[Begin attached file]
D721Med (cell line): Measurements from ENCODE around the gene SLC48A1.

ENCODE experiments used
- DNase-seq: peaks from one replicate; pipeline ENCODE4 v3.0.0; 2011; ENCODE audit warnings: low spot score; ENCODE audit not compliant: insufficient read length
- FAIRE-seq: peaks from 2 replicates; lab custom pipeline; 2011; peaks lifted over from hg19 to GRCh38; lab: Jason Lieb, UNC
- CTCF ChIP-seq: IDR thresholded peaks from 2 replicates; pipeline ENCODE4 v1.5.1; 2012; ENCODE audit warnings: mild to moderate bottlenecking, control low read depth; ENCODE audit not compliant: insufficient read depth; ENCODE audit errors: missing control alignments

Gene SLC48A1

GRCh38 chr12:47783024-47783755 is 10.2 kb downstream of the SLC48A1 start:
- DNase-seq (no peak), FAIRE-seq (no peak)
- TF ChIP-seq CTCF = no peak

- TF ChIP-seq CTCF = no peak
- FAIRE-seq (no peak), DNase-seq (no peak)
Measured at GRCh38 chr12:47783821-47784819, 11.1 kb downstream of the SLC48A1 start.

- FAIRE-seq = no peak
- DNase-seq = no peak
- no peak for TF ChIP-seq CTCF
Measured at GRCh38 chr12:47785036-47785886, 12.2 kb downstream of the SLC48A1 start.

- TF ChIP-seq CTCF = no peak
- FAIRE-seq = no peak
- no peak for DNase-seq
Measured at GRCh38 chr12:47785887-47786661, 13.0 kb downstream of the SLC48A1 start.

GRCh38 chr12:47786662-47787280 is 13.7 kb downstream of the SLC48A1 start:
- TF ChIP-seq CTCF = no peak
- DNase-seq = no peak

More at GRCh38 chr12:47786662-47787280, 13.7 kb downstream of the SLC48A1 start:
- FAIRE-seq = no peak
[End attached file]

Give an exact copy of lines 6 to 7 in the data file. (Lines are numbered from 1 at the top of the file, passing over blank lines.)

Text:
Gene SLC48A1

GRCh38 chr12:47783024-47783755 is 10.2 kb downstream of the SLC48A1 start: